So what are we paying teachers for?

Watching kids’ programming, the airwaves are filled with ads for the website ABC It looks like a neat concept, though my kids have never tried it. In various ads, there are different testimonials, mainly from parents, about how the website has made it fun for their kids to learn and how it has gotten them ready for kindergarten, etc. That’s all fine and good. The ads that bother me, though, are those with testimonials from experienced kindergarten teachers who say that by introducing the program into their classrooms, that the kids test scores have all risen dramatically. This may be the cynic in me, but the thought that comes to mind is, “Well, if it just takes a website to improve these kids’ education so much, why in the world are the kids going to school in the first place? What were you, as a teacher, failing to do, that a website could improve their education so much?”

I’ve been holding on to this study for awhile, wanting to comment on it, but as always, it seems like there is very little time to do this in. It comes from the Johns Hopkins School of Education, and is one of the very few studies focusing on public school students above grade level. Noting that there have been very few studies that look at this, one of the things the researchers endeavored to do first of all was to estimate how many public school students are at least one grade level ahead in math and reading.

Their estimate is shocking. Very roundly, they estimate that somewhere around 30% of kids in public schools are at least one grade level ahead. And while many school districts have “gifted” and “accelerated” programs, they also conclude that a lot of these kids are “invisible”, meaning that they really aren’t getting an education to fit their needs.

Really good teachers can teach kids at multiple levels in the same classroom. However, most do not, and as their performances are based on how many kids are at least *at* grade level (when there are performance-based systems), there is absolutely no incentive for the typical teacher to do anything with these kids. And, as Americans, we are stuck with the “social promotion” grade level scheme, there isn’t a whole lot of incentive for kids who are ahead to work very hard, because they won’t be rewarded for it.

Circling back to the first point in this post, I think it is amazing when parents take the initiative to teach their children all kinds of things before they start school, whether it be through a website or not. Little brains are capable of learning so much in these first years. However, I don’t see the point of getting a kid “ready for school” if the intention, in some way, is to get them far enough ahead that the teachers can be complacent about actually teaching them anything when they do get to school.


The early stages of learning at home

Tabitha, being 5 in September, would normally be in kindergarten. Her brother Asher would be in “K-4”, if he were in school (and mind you, these days, there is plenty of pressure to send them off early.) However, Tabitha is reading, doing addition and subtraction, and has known thing like letters, shapes, colors, numbers for ages. She’s also learning about geography and fundamentals of science.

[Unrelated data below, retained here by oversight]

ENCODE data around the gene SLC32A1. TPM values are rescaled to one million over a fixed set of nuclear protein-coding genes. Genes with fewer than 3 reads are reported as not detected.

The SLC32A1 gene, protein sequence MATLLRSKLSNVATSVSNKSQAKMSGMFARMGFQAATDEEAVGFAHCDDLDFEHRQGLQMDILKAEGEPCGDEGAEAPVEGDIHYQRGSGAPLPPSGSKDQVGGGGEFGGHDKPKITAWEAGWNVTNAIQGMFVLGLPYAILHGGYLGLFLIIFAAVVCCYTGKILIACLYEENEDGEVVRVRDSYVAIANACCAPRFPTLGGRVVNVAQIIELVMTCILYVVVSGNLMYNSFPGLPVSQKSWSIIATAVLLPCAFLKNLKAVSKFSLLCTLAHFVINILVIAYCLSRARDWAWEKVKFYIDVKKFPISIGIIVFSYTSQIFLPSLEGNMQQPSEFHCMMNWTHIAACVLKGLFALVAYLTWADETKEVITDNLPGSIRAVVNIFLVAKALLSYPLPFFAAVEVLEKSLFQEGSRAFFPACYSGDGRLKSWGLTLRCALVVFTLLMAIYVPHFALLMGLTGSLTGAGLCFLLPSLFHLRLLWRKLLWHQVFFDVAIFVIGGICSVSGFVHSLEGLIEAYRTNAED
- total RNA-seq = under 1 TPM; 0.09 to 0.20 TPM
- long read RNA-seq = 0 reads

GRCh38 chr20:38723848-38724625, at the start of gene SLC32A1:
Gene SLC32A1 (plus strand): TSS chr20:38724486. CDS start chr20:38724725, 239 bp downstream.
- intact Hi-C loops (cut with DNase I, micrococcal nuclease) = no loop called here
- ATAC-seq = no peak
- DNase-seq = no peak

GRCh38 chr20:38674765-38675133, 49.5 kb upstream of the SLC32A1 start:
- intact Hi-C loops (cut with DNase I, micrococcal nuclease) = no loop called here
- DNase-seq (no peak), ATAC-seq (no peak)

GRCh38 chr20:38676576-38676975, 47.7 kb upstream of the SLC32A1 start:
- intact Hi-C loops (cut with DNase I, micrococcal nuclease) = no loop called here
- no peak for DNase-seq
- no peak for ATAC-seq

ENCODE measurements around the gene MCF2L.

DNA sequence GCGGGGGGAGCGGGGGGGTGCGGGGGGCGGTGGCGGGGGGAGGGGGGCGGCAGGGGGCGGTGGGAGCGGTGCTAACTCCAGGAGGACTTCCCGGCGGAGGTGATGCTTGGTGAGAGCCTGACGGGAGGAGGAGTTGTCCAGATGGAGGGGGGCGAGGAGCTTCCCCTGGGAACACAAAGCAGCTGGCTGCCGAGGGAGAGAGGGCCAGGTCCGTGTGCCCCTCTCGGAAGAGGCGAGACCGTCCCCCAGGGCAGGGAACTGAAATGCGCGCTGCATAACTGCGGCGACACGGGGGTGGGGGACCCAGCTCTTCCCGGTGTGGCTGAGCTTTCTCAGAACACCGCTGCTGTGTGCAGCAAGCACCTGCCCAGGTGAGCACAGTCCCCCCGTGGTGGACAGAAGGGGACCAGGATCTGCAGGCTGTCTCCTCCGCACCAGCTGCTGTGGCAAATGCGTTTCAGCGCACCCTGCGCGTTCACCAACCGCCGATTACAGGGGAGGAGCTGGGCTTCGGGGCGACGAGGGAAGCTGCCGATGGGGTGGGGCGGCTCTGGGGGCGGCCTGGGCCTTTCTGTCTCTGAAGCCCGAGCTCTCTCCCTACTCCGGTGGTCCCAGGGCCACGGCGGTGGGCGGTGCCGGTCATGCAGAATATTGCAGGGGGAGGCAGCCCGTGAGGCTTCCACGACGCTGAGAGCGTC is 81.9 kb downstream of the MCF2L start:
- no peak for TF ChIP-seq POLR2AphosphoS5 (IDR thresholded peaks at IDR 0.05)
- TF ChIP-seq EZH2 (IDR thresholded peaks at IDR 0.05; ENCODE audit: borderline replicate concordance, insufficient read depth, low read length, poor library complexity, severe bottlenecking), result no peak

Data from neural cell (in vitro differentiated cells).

One thing, though, that I have noticed is that she’s a fairly lazy student. I don’t say this in a bad way, because bright kids are often lazy, and one of the reasons that they seem “smart” is that they are always trying to figure out how to make things easy. Tabitha picks up an awful lot, but often when pushed a little, she rebels with the “I don’t want to!” which certainly is always a challenge to parents who are homeschooling.

So how does a somewhat lazy student get to a point where she’d probably be at least a year ahead of her “normal” public school class? We started early.

In saying that we started early, I’m definitely not saying that we started her on the “Baby Mozart” and “Your Baby Can Read” or even “ABC Mouse”. We did none of these things. However, from the time she (and now her brothers) were little, my husband and I talked to them, we read to them, we counted with them, we asked them questions. And once they started comprehending things, we’d change things up a little bit and ask them “silly” stuff, maybe pointing to a dog and asking them “Is that a zebra?” The first few times, it was kind of confusing, but once explained, questions like that usually get them giggling, along with them thinking. (And as they get older, adding in details like “but it has four legs and a tail” and watching them try to explain differences between dogs and zebras is certainly amusing!)

Several years ago, I won a book called Testing for Kindergarten: Simple Strategies to Help Your Child Ace the Tests for: Public School Placement, Private School Admissions, Gifted Program Qualification* by Karen Quinn. Now for most of us, the premise sounds somewhat absurd, because most of us don’t think that we ought to prepare kids for testing that young. In her case, she lived in New York City, and early testing like that is pretty routine in order to get kids spots in highly competitive “gifted” programs in the city’s public and private schools. In her case, the impetus was that her son, having had ear infections for much of his early life, tested so low that he probably would have started school in special ed classes. Knowing that there was nothing wrong with his brain, she was determined to work with him strategically to be able, within the course of about a year’s time, get him testing better than that. She was successful – very successful – in this, and this book, besides having a lot of tips specific to testing for schools, has an awful lot of resources and strategies for parents who just want their kids to be learning things early on. After all, their education begins at home! 🙂

*Amazon affiliate link